Member Ratings of Health Care Provided by 48 Physician Groups

Published in: Archives of Internal Medicine, v. 158, no. 7, Apr. 13, 1998, p. 785-790

Posted on RAND.org on January 01, 1998

by Ron D. Hays, Julie A. Brown, Karen Spritzer, Wilfrid Joseph Dixon, Robert H. Brook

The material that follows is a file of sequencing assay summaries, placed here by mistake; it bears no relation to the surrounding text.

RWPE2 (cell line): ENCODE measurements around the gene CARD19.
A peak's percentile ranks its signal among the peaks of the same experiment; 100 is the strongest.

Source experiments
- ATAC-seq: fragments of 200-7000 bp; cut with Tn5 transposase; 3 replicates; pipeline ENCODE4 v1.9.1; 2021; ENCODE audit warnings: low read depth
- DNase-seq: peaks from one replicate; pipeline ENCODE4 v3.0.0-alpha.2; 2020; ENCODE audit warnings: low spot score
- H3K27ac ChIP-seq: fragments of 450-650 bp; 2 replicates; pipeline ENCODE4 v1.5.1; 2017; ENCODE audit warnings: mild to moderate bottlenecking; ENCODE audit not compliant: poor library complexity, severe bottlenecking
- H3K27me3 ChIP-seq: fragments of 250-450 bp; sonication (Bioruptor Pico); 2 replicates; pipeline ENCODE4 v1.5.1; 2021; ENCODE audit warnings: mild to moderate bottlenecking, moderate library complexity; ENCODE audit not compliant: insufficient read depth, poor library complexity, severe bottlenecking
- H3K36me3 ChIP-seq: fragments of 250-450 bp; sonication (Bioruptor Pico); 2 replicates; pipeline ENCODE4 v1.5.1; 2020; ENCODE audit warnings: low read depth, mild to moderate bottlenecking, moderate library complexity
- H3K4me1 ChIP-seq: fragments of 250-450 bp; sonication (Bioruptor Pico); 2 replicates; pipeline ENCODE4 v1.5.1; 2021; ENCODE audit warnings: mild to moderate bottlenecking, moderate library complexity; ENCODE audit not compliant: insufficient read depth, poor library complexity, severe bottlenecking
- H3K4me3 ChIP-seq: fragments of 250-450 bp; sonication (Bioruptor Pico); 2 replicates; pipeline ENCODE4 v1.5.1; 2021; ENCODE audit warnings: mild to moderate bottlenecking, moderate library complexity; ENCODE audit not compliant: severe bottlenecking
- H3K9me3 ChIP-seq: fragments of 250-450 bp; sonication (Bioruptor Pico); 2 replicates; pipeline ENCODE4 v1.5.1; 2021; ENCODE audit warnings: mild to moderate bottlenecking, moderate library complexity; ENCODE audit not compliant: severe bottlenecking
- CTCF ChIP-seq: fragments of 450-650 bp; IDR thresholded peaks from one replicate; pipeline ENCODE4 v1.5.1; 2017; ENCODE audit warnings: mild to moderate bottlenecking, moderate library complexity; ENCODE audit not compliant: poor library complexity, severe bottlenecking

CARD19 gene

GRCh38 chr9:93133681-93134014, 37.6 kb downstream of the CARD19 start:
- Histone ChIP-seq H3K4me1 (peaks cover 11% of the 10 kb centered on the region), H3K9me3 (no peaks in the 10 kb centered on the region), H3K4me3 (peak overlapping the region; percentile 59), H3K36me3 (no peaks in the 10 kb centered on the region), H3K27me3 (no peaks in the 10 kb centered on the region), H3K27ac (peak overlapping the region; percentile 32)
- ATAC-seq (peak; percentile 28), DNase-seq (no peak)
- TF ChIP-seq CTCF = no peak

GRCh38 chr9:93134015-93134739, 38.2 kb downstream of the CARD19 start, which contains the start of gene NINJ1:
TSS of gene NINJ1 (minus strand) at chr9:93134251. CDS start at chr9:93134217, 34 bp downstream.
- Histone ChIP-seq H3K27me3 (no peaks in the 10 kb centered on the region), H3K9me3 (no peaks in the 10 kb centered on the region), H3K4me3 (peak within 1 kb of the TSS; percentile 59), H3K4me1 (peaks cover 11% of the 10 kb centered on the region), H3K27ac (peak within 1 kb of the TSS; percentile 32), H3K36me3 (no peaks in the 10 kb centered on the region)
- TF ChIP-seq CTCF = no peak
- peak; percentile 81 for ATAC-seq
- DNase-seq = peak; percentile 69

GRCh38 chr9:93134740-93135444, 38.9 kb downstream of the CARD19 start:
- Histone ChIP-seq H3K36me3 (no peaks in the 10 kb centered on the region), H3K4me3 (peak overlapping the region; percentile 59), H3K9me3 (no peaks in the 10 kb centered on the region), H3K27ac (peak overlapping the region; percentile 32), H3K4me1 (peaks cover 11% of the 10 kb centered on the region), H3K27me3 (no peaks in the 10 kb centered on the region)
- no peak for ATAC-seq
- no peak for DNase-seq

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Satisfaction with health plan performance has been assessed frequently, but assessment of physician group performance is rare. The objective of this study was to present ratings of the care provided by physician groups to enrollees in a variety of capitated health maintenance organization plans. A random sample was drawn of adult enrollees receiving managed health care from 48 physician groups in a group practice association. Each individual in the sample was mailed a 12-page questionnaire and 7093 were returned (59% response rate). The mean age of those returning the questionnaire was 51 years; 65% were women. Reliability estimates for 6 multi-item satisfaction scales were excellent, and noteworthy differences in ratings among groups were observed. In particular, ratings of overall quality ranged from a low of 28 to a high of 68 (mean, 50; SD, 10). Average scores for physician groups were strongly correlated across all scales, but no single group scored consistently highest or lowest on the different scales. Negative ratings of care were significantly related to the following: intention to switch to another physician group, difficulty in getting appointments, lengthy waiting periods in the reception area and examination room, the inability to get consistent care from one physician for routine visits, and not being informed by the office staff when there was a delay in seeing the primary care provider. Monitoring of health care quality at the physician group level is possible, and could be used for benchmarking, internal quality improvement, and for providing information to the public about how these physician groups will meet its needs.

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